The Afghanistan war followed. It rages. It shows no signs of ending. It's America's longest war. It was lost years ago.
Hagel supported the 2003 Iraq war. When it was too late to matter, his tone got more dovish.
He favors lawless warrantless surveillance. He opposes habeas and due process rights for Guantanamo detainees.
On January 7, the Washington Post headlined "On Israel, Iran, and spending, Chuck Hagel looks a lot like Robert Gates," saying:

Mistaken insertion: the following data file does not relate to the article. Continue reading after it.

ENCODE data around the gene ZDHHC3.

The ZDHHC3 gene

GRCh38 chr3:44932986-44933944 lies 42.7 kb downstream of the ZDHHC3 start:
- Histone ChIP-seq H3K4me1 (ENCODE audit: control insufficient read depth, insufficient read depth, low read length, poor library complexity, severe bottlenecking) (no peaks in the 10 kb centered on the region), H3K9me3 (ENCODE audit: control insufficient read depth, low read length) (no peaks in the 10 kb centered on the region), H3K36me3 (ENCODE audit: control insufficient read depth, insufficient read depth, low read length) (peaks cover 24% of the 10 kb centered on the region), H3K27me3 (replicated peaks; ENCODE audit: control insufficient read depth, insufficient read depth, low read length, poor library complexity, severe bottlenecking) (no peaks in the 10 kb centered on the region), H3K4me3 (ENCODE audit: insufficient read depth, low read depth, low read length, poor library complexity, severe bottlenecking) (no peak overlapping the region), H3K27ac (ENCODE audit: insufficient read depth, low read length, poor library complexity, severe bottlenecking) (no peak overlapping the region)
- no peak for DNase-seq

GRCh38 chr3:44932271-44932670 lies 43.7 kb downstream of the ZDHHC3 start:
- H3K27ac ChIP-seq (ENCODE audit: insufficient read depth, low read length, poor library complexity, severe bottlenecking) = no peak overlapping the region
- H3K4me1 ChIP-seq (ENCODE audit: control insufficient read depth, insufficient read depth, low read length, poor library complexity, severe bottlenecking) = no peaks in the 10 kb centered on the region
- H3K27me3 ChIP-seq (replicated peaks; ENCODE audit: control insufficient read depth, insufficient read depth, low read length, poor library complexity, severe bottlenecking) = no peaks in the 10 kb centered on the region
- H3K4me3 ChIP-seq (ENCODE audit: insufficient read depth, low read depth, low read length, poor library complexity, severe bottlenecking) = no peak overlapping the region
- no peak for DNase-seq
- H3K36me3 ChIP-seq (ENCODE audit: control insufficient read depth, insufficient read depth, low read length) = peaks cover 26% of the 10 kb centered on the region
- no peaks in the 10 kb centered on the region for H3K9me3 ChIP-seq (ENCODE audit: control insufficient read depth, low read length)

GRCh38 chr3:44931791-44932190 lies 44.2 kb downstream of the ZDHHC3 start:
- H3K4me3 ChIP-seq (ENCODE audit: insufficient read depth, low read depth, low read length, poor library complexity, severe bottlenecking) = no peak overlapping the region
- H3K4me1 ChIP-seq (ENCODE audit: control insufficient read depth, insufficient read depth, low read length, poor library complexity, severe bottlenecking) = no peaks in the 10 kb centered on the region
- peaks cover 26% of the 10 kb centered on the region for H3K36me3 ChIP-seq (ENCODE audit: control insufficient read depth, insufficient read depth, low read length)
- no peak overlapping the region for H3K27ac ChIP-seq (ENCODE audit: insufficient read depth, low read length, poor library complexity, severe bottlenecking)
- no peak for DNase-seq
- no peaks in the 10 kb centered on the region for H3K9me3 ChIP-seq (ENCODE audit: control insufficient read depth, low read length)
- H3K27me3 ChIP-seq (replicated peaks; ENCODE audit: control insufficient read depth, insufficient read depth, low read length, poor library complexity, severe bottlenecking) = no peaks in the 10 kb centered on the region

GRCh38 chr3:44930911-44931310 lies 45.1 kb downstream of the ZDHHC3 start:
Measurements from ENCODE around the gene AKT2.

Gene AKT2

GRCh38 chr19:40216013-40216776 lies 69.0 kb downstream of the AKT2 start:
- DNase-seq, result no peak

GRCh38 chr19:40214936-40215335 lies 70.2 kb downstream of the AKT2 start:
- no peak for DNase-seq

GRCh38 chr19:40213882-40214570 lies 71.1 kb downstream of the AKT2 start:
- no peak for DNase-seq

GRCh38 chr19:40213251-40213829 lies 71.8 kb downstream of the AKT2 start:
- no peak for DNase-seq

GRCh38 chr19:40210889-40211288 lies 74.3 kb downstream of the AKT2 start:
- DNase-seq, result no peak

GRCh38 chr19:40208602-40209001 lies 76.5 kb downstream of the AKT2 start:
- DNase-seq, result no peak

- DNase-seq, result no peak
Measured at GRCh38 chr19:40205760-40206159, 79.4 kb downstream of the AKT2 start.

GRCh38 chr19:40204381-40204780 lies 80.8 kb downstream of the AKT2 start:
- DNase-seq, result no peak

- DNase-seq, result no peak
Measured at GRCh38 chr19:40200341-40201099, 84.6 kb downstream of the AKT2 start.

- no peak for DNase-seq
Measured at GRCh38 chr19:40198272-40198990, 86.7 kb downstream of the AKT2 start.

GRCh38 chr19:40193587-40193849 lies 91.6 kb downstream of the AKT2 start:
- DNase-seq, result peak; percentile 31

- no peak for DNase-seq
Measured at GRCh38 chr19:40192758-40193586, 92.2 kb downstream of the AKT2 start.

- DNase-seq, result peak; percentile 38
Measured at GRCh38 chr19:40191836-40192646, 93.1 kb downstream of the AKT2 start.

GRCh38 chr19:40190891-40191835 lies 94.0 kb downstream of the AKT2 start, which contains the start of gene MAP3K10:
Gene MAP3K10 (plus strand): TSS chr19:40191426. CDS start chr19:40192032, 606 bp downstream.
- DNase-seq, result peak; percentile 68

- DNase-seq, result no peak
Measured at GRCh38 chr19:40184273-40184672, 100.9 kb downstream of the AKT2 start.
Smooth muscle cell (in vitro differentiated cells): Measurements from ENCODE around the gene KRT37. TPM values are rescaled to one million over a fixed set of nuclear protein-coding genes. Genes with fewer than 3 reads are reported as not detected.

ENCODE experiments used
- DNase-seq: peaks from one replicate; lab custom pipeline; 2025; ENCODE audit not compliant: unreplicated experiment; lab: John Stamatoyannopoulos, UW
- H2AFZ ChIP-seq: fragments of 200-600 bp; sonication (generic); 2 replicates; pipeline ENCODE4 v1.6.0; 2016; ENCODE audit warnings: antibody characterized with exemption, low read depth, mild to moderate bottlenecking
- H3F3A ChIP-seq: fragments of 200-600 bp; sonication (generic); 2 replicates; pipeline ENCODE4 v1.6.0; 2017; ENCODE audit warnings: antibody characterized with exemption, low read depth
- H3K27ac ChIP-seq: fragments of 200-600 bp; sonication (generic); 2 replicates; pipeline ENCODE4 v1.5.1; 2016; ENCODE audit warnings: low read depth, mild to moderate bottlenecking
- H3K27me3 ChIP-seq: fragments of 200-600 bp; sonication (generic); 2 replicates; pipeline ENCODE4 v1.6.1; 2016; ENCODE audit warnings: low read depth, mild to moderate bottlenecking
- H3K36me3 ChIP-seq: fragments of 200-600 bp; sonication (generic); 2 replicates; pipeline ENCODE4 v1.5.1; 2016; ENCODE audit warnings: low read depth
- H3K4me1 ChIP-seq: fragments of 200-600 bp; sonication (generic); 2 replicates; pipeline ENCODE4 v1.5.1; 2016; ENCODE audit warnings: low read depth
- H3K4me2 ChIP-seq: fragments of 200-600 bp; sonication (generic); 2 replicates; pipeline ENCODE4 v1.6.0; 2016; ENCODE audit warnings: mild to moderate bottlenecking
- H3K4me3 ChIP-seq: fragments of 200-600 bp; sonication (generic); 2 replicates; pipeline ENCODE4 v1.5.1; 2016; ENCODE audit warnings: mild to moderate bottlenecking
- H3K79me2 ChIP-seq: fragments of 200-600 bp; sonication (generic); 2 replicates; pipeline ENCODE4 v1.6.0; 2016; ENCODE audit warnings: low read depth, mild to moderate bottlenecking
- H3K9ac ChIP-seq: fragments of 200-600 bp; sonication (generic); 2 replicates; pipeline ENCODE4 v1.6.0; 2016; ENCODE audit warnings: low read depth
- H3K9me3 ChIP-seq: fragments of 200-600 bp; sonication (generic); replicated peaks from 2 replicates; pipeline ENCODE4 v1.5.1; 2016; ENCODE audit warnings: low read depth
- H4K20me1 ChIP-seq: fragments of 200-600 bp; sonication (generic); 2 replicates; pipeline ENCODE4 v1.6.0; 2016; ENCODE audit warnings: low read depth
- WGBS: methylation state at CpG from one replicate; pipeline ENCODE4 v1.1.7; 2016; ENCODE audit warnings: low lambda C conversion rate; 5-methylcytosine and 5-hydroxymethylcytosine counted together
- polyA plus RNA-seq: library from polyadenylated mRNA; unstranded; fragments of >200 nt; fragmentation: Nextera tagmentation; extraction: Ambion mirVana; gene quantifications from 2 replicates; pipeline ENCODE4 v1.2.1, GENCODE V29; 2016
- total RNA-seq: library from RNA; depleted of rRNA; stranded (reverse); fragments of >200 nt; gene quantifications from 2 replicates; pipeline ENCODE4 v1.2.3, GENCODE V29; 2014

His opponents claim he'll dramatically change defense spending and America's position on Israel and Iran. Reality suggests otherwise.
"The bottom line is that" Hagel and Gates "are remarkably similar and appear to share a number of policy preferences." They include drawing down in Iraq and arguing against Libyan intervention.
Both men differ somewhat on Iran. Gates is more hardline. Hagel tried having it both ways. On the one hand, he claimed sanctions are counterproductive. At the same time, he said they're "working."
In his first post-nomination interview , he said critics "completely distorted" his record.